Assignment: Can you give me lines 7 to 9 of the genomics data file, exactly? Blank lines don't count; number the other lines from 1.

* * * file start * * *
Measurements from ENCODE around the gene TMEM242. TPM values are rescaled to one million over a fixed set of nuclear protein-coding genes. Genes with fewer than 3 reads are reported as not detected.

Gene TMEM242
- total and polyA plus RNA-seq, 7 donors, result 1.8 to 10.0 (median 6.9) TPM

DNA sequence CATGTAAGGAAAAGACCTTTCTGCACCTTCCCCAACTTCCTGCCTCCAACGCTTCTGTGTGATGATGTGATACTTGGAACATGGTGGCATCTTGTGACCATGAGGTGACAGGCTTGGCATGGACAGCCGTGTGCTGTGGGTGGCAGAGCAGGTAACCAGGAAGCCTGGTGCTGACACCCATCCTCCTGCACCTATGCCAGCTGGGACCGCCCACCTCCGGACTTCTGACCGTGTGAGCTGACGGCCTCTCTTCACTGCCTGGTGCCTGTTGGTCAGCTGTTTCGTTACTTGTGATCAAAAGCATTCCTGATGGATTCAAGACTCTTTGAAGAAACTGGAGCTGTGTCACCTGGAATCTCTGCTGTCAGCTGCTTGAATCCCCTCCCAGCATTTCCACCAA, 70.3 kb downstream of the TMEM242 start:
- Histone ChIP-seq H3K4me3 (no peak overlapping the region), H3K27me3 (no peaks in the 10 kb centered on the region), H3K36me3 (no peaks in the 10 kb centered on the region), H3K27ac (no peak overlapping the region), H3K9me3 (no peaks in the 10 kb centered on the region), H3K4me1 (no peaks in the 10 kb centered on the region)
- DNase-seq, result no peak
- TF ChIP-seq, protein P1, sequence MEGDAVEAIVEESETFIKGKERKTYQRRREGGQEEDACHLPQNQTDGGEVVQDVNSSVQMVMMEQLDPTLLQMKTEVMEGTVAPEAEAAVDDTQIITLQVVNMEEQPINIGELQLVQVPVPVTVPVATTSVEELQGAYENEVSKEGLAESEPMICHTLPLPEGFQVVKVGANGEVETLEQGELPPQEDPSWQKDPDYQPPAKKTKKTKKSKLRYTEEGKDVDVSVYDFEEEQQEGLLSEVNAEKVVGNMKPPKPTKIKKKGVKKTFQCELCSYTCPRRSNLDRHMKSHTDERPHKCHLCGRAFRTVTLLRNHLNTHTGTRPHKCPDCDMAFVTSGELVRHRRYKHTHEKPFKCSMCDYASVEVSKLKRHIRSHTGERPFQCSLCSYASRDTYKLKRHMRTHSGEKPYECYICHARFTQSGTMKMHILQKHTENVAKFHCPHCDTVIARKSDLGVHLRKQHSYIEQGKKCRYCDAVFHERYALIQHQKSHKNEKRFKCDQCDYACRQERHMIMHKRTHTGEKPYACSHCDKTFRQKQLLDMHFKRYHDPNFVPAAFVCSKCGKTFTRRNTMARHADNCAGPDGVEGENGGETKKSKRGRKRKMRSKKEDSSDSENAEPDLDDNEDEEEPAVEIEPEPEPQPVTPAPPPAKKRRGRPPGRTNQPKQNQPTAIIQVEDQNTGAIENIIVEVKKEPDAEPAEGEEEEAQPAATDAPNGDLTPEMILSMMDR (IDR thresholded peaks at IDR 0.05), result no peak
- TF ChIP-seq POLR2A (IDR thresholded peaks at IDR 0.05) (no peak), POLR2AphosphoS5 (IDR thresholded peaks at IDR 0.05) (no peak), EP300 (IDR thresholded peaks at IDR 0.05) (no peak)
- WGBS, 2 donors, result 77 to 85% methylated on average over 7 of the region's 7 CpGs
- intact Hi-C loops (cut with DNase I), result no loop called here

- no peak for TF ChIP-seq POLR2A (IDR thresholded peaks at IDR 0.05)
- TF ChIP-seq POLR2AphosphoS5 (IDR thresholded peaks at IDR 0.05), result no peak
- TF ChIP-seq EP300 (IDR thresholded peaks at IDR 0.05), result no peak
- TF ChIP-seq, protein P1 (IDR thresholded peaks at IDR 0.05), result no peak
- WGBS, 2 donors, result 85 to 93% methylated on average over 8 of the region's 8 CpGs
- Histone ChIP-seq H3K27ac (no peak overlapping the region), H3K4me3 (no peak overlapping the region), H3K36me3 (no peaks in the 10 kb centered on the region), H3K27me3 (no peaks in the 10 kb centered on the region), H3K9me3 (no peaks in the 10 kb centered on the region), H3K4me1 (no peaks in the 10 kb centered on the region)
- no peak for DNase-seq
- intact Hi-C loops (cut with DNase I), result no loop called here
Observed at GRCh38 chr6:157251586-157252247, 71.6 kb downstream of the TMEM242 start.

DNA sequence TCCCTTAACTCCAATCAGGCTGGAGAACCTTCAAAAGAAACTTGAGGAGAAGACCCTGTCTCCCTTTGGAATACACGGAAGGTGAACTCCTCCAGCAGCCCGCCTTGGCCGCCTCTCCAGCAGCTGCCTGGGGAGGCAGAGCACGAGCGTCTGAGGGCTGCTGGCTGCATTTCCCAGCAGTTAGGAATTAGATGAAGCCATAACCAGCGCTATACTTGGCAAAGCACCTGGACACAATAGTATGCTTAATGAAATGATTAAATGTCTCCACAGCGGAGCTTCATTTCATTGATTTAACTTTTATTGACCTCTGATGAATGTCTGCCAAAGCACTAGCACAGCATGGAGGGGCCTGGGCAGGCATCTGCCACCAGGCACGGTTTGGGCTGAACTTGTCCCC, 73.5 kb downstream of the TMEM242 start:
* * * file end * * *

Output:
- TF ChIP-seq, protein P1, sequence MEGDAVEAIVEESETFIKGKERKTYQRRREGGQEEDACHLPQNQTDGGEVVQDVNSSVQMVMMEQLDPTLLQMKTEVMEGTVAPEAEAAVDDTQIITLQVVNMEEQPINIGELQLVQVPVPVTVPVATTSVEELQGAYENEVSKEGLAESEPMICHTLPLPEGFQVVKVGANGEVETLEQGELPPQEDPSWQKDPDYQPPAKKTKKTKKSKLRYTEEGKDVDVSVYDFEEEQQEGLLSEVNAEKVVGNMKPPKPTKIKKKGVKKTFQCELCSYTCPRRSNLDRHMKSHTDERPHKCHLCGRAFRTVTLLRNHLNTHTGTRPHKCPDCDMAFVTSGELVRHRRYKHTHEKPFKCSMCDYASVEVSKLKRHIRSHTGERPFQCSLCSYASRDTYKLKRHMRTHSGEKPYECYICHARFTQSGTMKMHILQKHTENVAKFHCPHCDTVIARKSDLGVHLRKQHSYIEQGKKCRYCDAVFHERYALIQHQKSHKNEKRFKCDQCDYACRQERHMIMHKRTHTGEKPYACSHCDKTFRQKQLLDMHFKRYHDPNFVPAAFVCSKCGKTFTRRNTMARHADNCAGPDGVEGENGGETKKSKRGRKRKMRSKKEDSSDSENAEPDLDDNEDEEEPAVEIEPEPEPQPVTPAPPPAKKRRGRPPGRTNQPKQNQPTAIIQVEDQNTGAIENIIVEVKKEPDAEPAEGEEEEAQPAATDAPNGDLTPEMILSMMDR (IDR thresholded peaks at IDR 0.05), result no peak
- TF ChIP-seq POLR2A (IDR thresholded peaks at IDR 0.05) (no peak), POLR2AphosphoS5 (IDR thresholded peaks at IDR 0.05) (no peak), EP300 (IDR thresholded peaks at IDR 0.05) (no peak)
- WGBS, 2 donors, result 77 to 85% methylated on average over 7 of the region's 7 CpGs